LNG leadership [A] year-end mtpa
- Projects in operation or under construction.
Shell is a pioneer of the LNG industry with expertise based on 50 years of experience. Shell was instrumental in delivery of the world’s first LNG plant, in Algeria, which came on-stream in 1964. In the years since, LNG has become a truly global commodity with demand expected to grow rapidly in the coming years. Currently around 240 mpta, the global LNG market is expected to reach about 430 mtpa by 2025. This growth will be driven by expanding economies in China, India and the Middle East, by demand in Europe and by new destinations such as Malaysia, the Philippines, Singapore, Thailand and Vietnam.
Shell is proud of its leadership in this sector. Including Qatargas 4, Pluto and the acquired Repsol LNG portfolio, Shell world-wide LNG equity liquefaction capacity is about 26 mtpa. Our equity share of various ventures across the world delivered some 9% of global LNG in 2013. The addition of volumes from our acquisition in late 2013 grows our market share to 11%.
Shell global LNG capacity growth mtpa
We currently have 7.5 mtpa capacity under construction and have around 21 mtpa of LNG options under study including Abadi in Indonesia, LNG Canada, Browse and Gorgon Train 4 in Australia.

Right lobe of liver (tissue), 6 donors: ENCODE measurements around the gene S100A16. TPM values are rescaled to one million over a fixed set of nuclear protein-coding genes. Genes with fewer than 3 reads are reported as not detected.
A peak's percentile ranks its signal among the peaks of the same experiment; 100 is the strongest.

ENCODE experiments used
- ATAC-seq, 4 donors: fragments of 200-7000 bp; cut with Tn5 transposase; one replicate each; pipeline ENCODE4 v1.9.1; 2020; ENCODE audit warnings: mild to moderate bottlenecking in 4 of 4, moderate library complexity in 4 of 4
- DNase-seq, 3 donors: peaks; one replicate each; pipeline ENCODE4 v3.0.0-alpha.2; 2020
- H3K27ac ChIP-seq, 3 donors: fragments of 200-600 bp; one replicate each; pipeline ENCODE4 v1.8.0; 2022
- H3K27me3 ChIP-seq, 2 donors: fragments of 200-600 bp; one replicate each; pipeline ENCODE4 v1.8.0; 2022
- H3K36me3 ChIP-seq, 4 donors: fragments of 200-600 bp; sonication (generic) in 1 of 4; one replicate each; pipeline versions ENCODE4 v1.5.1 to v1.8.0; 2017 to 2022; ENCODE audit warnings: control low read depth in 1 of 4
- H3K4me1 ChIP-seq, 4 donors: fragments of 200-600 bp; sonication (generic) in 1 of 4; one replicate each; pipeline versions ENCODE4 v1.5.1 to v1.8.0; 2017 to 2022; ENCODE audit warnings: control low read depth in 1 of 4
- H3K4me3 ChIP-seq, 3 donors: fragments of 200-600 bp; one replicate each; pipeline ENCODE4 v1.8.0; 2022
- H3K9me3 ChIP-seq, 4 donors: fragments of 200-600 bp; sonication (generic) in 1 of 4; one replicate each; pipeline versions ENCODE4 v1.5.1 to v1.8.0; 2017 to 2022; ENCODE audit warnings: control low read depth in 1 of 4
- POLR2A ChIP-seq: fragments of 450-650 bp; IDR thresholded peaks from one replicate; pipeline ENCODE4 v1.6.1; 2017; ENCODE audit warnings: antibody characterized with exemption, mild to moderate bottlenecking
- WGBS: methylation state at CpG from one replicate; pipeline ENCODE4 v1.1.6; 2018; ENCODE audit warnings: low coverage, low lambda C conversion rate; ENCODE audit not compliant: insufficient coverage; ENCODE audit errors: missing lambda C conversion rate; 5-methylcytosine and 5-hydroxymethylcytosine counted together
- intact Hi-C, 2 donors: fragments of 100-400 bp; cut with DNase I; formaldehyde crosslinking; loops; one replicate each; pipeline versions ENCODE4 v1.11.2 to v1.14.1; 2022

In late 2013 Shell acquired part of Repsol S.A.’s LNG portfolio, including supply positions in Peru and Trinidad and Tobago, for a net cash purchase price of $3.8 billion, subject to post-closing adjustments. As part of the transaction, Shell also assumed $1.6 billion of balance sheet liabilities relating to existing leases for LNG ship charters. The deal gives Shell an additional 7.2 mtpa of directly managed LNG volumes of which 2.1 mtpa is uncontracted, and 5.1 mtpa is contracted to customers mainly in Canada, Mexico and Spain.
Integration of this acquisition into the Shell LNG trading portfolio is well advanced and delivering synergies and opportunities in line with expectations. Shell is uniquely placed to add value through opportunities on the gas market, by supplying contracted customers from multiple Shell LNG sources rather than a single point, and, potentially, from pipeline gas.
Pearl GTL plant laboratory.
In October 2013, the 700th LNG cargo left the Sakhalin-2 LNG plant in eastern Russia (Shell interest, 27.5%). Sakhalin-2 provides around 10% of Japan’s LNG supplies and more than 4% of South Korea’s. In the USA and Canada we have proposals to build liquefaction plants. In Western Canada, near Kitimat, British Columbia, we are progressing to a final investment decision through the LNG Canada project consortium.
In January 2014, Nigeria LNG (NLNG) exported its 3,000th LNG shipment from the Bonny Terminal in Nigeria. The first shipment left Bonny in 1999 and the plant has expanded to six trains since then. NLNG accounts for about 7% of the world’s total LNG production capacity, with the Shell Petroleum Development Company of Nigeria (SPDC) joint venture being a major supplier of gas to the plant. Shell holds a 25.6% interest in NLNG together with the Nigerian National Petroleum Corporation (49%), Total LNG Limited (15%) and ENI International N.A. (10.4%).